A study from the University of Reading suggests that taking high doses of Vitamin B6 may reduce anxiety and depression.
Over a month, young adults who took the supplements daily reported feeling less anxious and depressed.
The Role of Vitamin B6 in Brain Function
The brain’s functioning relies on a balance between excitatory neurons, which carry information around, and inhibitory neurons, which prevent excessive activity.
Recent theories have linked mood disorders and certain neuropsychiatric conditions to disturbances in this balance, typically towards increased brain activity.
Vitamin B6 helps the body produce a specific chemical messenger, Gamma-Aminobutyric Acid (GABA), that inhibits impulses in the brain. This study connects this calming effect with reduced anxiety levels among individuals.
The Study and Its Findings
In the study, researchers tested over 300 participants.
These participants were given either Vitamin B6 or B12 supplements far above the recommended daily intake (approximately 50 times the recommended daily allowance) or a placebo, which they took once a day with food for a month.
The results showed that Vitamin B12 had little effect compared to the placebo over the trial period, but Vitamin B6 made a significant difference.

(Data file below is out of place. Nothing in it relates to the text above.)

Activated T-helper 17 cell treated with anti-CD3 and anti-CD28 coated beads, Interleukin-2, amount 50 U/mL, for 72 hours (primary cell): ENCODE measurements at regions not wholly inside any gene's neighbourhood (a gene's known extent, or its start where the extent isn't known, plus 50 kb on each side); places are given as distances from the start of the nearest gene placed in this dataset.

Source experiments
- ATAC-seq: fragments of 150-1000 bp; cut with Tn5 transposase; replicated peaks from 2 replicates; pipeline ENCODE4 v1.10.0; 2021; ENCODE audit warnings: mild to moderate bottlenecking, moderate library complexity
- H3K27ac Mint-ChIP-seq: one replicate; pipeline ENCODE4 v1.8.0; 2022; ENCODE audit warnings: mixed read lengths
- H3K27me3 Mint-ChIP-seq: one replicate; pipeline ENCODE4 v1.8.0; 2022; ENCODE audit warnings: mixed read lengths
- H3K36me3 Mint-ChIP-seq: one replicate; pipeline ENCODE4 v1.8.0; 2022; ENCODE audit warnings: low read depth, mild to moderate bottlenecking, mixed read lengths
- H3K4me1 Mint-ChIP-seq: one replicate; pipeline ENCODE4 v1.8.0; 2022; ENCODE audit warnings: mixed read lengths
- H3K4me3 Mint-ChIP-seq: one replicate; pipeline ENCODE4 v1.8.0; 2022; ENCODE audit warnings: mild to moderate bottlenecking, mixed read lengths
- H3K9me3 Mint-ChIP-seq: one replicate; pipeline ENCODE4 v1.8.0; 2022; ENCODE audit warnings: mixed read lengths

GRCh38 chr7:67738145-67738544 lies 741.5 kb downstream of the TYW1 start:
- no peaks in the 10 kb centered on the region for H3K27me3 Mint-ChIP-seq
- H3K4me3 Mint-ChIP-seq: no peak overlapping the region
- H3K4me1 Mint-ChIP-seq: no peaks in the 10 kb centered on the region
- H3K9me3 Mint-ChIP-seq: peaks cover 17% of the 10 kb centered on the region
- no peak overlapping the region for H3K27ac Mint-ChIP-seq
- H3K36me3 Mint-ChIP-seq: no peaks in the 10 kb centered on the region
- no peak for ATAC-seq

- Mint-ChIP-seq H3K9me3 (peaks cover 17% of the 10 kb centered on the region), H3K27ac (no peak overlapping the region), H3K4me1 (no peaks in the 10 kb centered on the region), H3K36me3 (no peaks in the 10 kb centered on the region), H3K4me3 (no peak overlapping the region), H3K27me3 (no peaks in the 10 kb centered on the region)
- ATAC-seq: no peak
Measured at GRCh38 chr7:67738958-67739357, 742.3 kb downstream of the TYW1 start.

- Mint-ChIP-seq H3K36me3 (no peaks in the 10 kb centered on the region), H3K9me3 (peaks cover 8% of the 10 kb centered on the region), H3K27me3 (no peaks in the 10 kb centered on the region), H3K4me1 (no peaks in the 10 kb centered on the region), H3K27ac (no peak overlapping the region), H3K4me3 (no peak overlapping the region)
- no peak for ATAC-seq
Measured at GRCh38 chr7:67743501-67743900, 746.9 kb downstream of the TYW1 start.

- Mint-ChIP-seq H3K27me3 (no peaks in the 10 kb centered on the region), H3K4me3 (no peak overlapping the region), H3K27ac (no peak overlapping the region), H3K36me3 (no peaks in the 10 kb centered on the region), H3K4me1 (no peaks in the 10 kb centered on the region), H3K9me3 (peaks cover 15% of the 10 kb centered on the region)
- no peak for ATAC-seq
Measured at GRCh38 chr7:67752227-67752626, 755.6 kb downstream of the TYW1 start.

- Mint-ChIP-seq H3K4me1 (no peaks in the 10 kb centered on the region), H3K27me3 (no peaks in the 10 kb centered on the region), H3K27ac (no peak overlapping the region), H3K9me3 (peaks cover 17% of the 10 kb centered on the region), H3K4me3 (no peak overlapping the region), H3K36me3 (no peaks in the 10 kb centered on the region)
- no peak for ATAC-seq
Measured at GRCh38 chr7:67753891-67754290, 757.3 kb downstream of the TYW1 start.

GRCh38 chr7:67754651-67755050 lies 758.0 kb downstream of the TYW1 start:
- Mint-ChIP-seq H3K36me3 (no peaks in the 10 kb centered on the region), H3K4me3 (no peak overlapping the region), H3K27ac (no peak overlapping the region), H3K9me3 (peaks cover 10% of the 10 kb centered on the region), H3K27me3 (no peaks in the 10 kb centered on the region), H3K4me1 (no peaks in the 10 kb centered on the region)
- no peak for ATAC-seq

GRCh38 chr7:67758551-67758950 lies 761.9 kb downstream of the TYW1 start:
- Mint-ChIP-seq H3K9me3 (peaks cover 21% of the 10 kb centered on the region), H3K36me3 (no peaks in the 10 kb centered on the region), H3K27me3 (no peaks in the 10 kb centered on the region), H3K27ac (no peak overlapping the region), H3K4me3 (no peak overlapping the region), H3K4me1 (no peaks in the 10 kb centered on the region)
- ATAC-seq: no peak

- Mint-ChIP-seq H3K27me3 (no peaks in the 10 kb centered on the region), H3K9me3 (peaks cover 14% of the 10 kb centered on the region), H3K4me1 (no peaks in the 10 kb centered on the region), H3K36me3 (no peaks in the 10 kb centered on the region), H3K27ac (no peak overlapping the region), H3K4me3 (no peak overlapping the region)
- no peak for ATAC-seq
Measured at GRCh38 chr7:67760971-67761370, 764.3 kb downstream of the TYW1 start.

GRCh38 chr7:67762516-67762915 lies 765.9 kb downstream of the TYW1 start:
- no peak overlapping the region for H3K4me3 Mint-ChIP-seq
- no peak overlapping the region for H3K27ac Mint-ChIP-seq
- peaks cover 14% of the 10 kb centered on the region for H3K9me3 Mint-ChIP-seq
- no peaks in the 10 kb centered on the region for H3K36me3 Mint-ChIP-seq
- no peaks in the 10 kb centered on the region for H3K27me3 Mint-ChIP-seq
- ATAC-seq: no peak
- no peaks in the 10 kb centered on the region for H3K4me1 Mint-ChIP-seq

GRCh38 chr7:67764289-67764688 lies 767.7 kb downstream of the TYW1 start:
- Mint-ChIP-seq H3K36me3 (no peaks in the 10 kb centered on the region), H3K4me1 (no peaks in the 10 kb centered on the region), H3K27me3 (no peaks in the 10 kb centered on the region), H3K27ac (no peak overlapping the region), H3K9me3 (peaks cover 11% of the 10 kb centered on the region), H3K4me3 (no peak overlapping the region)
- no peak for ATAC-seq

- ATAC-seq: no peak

Increased levels of GABA were observed in participants who had taken Vitamin B6 supplements, supporting the hypothesis that B6 was responsible for the reduction in anxiety.
Subtle but harmless changes in visual performance were detected, consistent with controlled levels of brain activity.
Implications and Future Directions
While many foods, including tuna, chickpeas, and various fruits and vegetables, contain Vitamin B6, the high doses used in this study suggest that supplements would be necessary to have a positive effect on mood.
The researchers argue that further research is needed to identify other nutrition-based interventions that benefit mental well-being.
Such knowledge could enable different dietary interventions to be combined in the future for enhanced results.
The study, led by Dr. David Field, was published in the journal Human Psychopharmacology: Clinical and Experimental.
This research adds to the body of evidence supporting the use of supplements that modify brain activity levels for preventing or treating mood disorders.
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